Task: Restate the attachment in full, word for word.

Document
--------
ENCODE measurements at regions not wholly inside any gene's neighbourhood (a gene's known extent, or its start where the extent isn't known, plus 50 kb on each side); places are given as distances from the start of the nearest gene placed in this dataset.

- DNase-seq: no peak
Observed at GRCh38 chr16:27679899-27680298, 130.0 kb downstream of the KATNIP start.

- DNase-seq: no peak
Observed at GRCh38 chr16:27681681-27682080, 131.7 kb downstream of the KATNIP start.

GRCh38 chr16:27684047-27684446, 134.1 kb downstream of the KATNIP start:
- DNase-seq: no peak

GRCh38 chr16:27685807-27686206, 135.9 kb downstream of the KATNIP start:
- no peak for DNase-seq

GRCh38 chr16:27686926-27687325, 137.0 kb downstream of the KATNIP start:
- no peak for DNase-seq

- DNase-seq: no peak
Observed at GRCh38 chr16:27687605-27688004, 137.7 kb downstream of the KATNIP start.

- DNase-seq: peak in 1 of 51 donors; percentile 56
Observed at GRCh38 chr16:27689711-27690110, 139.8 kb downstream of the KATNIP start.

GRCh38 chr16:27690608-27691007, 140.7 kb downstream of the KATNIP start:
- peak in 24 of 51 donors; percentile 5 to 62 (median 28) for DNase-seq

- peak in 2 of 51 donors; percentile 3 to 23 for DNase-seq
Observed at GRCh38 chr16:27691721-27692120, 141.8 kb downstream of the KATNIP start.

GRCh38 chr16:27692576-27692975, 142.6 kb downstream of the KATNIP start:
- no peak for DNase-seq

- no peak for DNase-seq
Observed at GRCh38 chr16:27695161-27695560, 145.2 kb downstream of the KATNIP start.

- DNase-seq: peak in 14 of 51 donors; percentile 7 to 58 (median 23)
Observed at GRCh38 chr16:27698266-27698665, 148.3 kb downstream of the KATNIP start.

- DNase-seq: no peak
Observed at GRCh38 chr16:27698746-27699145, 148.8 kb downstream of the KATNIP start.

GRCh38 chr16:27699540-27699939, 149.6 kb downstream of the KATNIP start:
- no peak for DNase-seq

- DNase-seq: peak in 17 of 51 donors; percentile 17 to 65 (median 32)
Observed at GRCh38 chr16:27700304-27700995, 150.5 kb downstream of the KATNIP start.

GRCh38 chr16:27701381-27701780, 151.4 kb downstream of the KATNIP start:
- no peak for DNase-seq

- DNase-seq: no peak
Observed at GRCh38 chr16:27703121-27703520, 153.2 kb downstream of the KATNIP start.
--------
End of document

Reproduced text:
ENCODE measurements at regions not wholly inside any gene's neighbourhood (a gene's known extent, or its start where the extent isn't known, plus 50 kb on each side); places are given as distances from the start of the nearest gene placed in this dataset.

- DNase-seq: no peak
Observed at GRCh38 chr16:27679899-27680298, 130.0 kb downstream of the KATNIP start.

- DNase-seq: no peak
Observed at GRCh38 chr16:27681681-27682080, 131.7 kb downstream of the KATNIP start.

GRCh38 chr16:27684047-27684446, 134.1 kb downstream of the KATNIP start:
- DNase-seq: no peak

GRCh38 chr16:27685807-27686206, 135.9 kb downstream of the KATNIP start:
- no peak for DNase-seq

GRCh38 chr16:27686926-27687325, 137.0 kb downstream of the KATNIP start:
- no peak for DNase-seq

- DNase-seq: no peak
Observed at GRCh38 chr16:27687605-27688004, 137.7 kb downstream of the KATNIP start.

- DNase-seq: peak in 1 of 51 donors; percentile 56
Observed at GRCh38 chr16:27689711-27690110, 139.8 kb downstream of the KATNIP start.

GRCh38 chr16:27690608-27691007, 140.7 kb downstream of the KATNIP start:
- peak in 24 of 51 donors; percentile 5 to 62 (median 28) for DNase-seq

- peak in 2 of 51 donors; percentile 3 to 23 for DNase-seq
Observed at GRCh38 chr16:27691721-27692120, 141.8 kb downstream of the KATNIP start.

GRCh38 chr16:27692576-27692975, 142.6 kb downstream of the KATNIP start:
- no peak for DNase-seq

- no peak for DNase-seq
Observed at GRCh38 chr16:27695161-27695560, 145.2 kb downstream of the KATNIP start.

- DNase-seq: peak in 14 of 51 donors; percentile 7 to 58 (median 23)
Observed at GRCh38 chr16:27698266-27698665, 148.3 kb downstream of the KATNIP start.

- DNase-seq: no peak
Observed at GRCh38 chr16:27698746-27699145, 148.8 kb downstream of the KATNIP start.

GRCh38 chr16:27699540-27699939, 149.6 kb downstream of the KATNIP start:
- no peak for DNase-seq

- DNase-seq: peak in 17 of 51 donors; percentile 17 to 65 (median 32)
Observed at GRCh38 chr16:27700304-27700995, 150.5 kb downstream of the KATNIP start.

GRCh38 chr16:27701381-27701780, 151.4 kb downstream of the KATNIP start:
- no peak for DNase-seq

- DNase-seq: no peak
Observed at GRCh38 chr16:27703121-27703520, 153.2 kb downstream of the KATNIP start.